The scene that follows the discovery of the billboards’ confronting content – not only do the words strike a chord but theya re visually striking, big bold black letters on a neon orange background – is emblematic of the film as a whole as a clearly genuine Chief Willoughby expresses his genuine frustration at the lack of progress in solving the murder and his understanding of Mildred’s pain.

A subtext to this scene is Willoughby’s sense of hurt that Hayes would doubt he is giving the case everything he’s got but accompanying is a tender sense that he nevertheless appreciates why Mildred would take that course of action.

Therein you have layer upon mesmerisingly gripping layer of human interaction at its most raw and intimate and real, a pattern repeated throughout the film which never resorts to easy cliche or standardised trope but subverts and ducks and dives around expectations in a way that intimates that if life isn’t going to accommodate with easy answers or cleanly-solved issues then neither is this wholly remarkable and deeply-affecting film.

 

 

Three Billboards twists and turns much as you would expect it to but it’s never in a hurry to reach an end point, one that while it’s not neatly tied in a pretty red bow does give some small measure of humourously pleasing resolution, taking us on a journey that challenges and provokes as much as it compassionately understands and sits in close empathetic closeness.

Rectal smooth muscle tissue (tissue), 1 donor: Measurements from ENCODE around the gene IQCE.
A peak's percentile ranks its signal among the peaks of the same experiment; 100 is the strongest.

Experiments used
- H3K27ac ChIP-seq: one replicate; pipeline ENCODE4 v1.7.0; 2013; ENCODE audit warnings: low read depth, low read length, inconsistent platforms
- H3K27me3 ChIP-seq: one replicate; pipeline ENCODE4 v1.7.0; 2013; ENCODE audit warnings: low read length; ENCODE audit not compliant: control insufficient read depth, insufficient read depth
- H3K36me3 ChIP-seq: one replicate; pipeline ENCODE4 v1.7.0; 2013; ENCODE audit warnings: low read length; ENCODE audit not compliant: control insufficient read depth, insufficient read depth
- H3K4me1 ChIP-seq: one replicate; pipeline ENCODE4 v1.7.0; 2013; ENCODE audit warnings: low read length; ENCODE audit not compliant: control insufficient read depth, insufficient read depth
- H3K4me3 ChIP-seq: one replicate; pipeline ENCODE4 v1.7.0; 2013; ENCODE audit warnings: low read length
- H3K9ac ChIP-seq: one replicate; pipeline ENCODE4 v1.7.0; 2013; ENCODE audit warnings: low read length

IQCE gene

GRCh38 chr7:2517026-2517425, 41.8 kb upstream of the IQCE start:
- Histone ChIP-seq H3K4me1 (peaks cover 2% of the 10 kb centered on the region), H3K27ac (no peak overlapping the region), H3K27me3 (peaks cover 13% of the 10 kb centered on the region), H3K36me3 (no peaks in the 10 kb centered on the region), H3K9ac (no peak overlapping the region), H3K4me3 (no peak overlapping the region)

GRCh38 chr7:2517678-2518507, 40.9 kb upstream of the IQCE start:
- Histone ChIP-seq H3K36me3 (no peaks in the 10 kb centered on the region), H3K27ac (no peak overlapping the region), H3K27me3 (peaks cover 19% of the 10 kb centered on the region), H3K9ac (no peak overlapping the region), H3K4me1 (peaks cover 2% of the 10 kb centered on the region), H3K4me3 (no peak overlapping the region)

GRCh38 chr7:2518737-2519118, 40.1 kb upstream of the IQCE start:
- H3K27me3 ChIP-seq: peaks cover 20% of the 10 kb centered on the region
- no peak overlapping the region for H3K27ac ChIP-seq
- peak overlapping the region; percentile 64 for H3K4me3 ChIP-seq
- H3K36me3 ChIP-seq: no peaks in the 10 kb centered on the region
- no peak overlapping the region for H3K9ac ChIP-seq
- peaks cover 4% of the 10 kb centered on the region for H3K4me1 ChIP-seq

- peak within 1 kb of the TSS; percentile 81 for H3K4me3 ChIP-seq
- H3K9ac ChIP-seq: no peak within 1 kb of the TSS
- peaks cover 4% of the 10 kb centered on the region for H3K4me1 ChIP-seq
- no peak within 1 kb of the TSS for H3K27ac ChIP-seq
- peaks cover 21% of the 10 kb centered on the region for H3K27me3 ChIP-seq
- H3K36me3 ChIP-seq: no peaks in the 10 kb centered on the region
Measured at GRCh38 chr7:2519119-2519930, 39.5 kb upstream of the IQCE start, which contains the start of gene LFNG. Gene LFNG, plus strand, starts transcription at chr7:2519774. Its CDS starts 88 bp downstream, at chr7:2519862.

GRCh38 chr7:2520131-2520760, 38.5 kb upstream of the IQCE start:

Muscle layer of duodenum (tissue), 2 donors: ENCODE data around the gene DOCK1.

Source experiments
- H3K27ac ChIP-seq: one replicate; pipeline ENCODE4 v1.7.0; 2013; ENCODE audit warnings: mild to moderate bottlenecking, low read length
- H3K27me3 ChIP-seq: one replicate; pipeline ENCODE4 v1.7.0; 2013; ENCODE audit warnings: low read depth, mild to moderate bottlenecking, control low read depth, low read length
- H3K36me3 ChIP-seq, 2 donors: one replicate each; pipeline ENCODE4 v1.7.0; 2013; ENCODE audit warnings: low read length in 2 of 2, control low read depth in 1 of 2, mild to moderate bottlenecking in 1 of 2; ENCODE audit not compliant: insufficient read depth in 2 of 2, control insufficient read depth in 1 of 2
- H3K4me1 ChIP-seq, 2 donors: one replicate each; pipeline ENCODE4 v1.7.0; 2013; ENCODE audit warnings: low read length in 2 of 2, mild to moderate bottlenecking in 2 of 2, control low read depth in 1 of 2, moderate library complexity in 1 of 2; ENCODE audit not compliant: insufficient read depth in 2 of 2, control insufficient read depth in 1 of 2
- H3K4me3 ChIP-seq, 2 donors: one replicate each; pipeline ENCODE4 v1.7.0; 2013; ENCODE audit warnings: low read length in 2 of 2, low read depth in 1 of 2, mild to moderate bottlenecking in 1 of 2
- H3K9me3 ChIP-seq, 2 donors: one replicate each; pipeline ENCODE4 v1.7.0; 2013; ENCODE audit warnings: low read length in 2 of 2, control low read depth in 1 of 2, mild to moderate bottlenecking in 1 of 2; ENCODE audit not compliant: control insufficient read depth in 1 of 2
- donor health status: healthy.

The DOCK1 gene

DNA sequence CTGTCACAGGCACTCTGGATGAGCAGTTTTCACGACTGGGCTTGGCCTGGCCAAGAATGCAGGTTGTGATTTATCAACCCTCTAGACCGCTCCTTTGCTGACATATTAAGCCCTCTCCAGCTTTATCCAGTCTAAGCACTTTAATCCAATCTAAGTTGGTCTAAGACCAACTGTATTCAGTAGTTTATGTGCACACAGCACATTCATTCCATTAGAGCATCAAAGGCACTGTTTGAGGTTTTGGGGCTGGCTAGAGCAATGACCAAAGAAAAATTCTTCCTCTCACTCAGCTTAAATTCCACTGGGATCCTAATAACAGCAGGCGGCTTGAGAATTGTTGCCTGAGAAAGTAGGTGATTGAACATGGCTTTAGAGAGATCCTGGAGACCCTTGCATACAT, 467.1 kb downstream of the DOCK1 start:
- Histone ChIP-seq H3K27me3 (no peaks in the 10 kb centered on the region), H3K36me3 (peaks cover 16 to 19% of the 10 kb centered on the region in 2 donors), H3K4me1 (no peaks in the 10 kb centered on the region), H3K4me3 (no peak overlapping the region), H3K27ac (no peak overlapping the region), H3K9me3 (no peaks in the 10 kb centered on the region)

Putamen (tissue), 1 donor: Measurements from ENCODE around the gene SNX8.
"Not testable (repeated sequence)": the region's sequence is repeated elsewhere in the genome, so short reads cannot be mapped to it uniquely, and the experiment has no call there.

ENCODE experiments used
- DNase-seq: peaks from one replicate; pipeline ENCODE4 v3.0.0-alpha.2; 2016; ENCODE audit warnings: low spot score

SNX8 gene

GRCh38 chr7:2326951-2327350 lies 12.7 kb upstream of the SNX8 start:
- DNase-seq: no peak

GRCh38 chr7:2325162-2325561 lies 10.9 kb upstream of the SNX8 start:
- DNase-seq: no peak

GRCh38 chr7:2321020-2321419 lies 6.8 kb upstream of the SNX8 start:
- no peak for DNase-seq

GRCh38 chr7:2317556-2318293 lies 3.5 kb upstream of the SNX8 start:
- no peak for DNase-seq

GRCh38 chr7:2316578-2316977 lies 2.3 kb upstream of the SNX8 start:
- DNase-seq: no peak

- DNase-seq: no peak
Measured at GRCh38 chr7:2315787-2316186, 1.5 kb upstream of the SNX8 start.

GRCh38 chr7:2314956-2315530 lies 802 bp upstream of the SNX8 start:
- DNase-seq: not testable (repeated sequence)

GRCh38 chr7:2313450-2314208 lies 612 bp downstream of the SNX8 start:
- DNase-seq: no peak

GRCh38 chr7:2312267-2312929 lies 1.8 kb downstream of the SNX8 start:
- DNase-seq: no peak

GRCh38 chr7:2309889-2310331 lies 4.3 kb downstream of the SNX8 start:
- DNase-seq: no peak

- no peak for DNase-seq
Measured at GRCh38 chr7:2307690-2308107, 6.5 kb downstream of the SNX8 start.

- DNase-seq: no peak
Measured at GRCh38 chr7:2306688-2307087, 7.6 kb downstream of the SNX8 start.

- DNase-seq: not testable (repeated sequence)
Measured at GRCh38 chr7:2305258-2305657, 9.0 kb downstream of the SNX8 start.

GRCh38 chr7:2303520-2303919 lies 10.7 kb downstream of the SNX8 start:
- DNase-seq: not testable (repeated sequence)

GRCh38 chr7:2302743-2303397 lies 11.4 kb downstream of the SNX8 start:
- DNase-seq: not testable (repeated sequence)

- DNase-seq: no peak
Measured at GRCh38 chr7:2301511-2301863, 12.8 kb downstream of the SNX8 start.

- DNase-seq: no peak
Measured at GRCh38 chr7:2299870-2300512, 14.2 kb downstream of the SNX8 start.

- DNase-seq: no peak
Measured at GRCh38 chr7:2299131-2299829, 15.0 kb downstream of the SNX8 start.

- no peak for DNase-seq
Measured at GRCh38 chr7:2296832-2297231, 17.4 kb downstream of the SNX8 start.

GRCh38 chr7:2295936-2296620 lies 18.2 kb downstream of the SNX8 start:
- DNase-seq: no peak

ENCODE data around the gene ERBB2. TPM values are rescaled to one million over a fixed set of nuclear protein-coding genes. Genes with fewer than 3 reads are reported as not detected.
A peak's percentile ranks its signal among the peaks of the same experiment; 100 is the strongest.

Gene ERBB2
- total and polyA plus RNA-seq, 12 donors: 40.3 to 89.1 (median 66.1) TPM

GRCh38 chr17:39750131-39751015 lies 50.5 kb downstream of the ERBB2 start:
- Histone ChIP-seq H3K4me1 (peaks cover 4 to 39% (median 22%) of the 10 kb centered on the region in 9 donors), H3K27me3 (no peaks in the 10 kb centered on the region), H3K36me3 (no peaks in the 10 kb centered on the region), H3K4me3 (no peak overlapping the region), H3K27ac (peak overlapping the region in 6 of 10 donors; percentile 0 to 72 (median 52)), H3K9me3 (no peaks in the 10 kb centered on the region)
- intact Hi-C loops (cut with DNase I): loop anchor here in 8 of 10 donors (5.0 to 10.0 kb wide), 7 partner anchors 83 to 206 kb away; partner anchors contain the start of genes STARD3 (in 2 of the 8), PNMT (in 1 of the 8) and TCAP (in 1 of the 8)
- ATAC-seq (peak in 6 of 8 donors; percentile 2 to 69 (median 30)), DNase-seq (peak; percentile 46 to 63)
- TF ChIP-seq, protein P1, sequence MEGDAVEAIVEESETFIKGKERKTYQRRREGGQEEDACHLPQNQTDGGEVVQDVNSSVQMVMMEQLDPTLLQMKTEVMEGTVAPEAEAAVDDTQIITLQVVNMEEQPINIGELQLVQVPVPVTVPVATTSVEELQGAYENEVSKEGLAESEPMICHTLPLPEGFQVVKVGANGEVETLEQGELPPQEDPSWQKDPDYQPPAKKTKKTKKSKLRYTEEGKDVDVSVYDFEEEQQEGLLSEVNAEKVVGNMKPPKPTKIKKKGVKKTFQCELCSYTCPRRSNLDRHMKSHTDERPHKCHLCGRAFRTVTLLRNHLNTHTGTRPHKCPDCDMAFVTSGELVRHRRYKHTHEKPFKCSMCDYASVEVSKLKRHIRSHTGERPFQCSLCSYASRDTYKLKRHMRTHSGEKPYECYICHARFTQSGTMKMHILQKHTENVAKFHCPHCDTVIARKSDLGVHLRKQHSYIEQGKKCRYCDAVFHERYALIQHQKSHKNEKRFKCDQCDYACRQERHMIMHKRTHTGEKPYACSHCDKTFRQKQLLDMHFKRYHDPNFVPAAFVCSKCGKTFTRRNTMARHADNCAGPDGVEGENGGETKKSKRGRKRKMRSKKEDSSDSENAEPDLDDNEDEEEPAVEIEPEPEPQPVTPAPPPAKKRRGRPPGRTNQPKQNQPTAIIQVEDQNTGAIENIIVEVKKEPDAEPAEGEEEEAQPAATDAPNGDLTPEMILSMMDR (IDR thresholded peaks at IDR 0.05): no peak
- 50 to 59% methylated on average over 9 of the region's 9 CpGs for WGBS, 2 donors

Each and every character, from Red Welby (caleb Kandry Jones) who works at the advertising company which owns the billbords to Mildred’s gift shop coworker Denise (Amanda Warren), both of which are subjected to Dixon’s emotionally-loaded racism and vitriol – that Dixon still emerges as a fully-rounded character you care about speaks to Rockwell’s ability to brilliantly portray complex, deeply-flawed characters – through to Mildred’s hurting son Robbie (Lucas Hedges) to Mildred’s sweetly-vulnerable suitor of sorts James (Peter Dinklage), are given due time, appreciation and voice.

It’s impossible not watch this film about damaged people, and honestly aren’t we all to some extent which underscores how brilliantly well-executed this deep-dive into the messier aspects of the human condition is, doing their best, and often failing, to navigate the great gaping potholes of life, especially that lived in the shadow of trauma, and not feel connected in visceral ways to each and every one of them.

You want each and every one of them to get someplace better, most especially Mildred and yes, even Dixon (Rockwell is that good) but you are cognisant all the way that even if this is possible, it won’t be handed to them on a platter.

Three Billboards, a grippingly, stirring ode to the downs and ups and pitch-black hilarity of life, knows life is never going to be easy, especially when grief has its cold, cruel, unrelenting hands on you but it never deigns to pretending it is all easily fixable or a snap to extricate yourself.

Full of messy, bloodied loose ends and unanswered questions, grim moments and knowing laughs, toweringly good performances and writing so perfectly balanced and magnificently-balanced it will leave you gasping at times with its sheer brilliance, Three Billboards is life left to its own devices with humanity grappling to keep up in its wake and not always but sometimes succeeding in the attempt.